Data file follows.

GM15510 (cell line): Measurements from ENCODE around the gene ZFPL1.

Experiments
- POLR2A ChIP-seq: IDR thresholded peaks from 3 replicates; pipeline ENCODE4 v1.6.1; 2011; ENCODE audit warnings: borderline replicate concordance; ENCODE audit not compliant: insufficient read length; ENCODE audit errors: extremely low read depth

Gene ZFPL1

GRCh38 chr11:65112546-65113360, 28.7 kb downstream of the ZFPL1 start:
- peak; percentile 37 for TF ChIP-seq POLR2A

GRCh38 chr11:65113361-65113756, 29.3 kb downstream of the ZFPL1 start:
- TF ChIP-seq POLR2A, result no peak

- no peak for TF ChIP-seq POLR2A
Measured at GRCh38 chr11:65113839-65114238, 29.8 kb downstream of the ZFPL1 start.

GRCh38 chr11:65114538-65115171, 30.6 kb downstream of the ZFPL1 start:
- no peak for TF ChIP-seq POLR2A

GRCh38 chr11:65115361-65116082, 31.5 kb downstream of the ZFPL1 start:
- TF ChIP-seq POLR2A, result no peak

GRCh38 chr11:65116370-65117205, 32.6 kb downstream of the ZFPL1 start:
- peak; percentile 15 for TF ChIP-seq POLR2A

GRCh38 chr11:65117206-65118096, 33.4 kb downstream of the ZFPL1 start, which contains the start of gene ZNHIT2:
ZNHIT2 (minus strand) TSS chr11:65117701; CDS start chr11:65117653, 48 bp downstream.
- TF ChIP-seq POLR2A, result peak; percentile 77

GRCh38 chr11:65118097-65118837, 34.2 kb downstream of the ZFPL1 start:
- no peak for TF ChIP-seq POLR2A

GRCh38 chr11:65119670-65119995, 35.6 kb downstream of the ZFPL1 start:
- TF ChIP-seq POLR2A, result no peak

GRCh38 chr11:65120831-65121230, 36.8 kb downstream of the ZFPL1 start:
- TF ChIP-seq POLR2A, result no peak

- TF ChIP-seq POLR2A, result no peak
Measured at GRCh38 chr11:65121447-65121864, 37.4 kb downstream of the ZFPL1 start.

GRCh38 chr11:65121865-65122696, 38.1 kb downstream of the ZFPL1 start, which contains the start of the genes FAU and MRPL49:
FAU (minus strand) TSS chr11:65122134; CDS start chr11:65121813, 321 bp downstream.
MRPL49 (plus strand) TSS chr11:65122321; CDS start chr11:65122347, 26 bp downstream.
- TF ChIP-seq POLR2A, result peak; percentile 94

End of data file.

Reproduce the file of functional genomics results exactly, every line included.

GM15510 (cell line): Measurements from ENCODE around the gene ZFPL1.

Experiments
- POLR2A ChIP-seq: IDR thresholded peaks from 3 replicates; pipeline ENCODE4 v1.6.1; 2011; ENCODE audit warnings: borderline replicate concordance; ENCODE audit not compliant: insufficient read length; ENCODE audit errors: extremely low read depth

Gene ZFPL1

GRCh38 chr11:65112546-65113360, 28.7 kb downstream of the ZFPL1 start:
- peak; percentile 37 for TF ChIP-seq POLR2A

GRCh38 chr11:65113361-65113756, 29.3 kb downstream of the ZFPL1 start:
- TF ChIP-seq POLR2A, result no peak

- no peak for TF ChIP-seq POLR2A
Measured at GRCh38 chr11:65113839-65114238, 29.8 kb downstream of the ZFPL1 start.

GRCh38 chr11:65114538-65115171, 30.6 kb downstream of the ZFPL1 start:
- no peak for TF ChIP-seq POLR2A

GRCh38 chr11:65115361-65116082, 31.5 kb downstream of the ZFPL1 start:
- TF ChIP-seq POLR2A, result no peak

GRCh38 chr11:65116370-65117205, 32.6 kb downstream of the ZFPL1 start:
- peak; percentile 15 for TF ChIP-seq POLR2A

GRCh38 chr11:65117206-65118096, 33.4 kb downstream of the ZFPL1 start, which contains the start of gene ZNHIT2:
ZNHIT2 (minus strand) TSS chr11:65117701; CDS start chr11:65117653, 48 bp downstream.
- TF ChIP-seq POLR2A, result peak; percentile 77

GRCh38 chr11:65118097-65118837, 34.2 kb downstream of the ZFPL1 start:
- no peak for TF ChIP-seq POLR2A

GRCh38 chr11:65119670-65119995, 35.6 kb downstream of the ZFPL1 start:
- TF ChIP-seq POLR2A, result no peak

GRCh38 chr11:65120831-65121230, 36.8 kb downstream of the ZFPL1 start:
- TF ChIP-seq POLR2A, result no peak

- TF ChIP-seq POLR2A, result no peak
Measured at GRCh38 chr11:65121447-65121864, 37.4 kb downstream of the ZFPL1 start.

GRCh38 chr11:65121865-65122696, 38.1 kb downstream of the ZFPL1 start, which contains the start of the genes FAU and MRPL49:
FAU (minus strand) TSS chr11:65122134; CDS start chr11:65121813, 321 bp downstream.
MRPL49 (plus strand) TSS chr11:65122321; CDS start chr11:65122347, 26 bp downstream.
- TF ChIP-seq POLR2A, result peak; percentile 94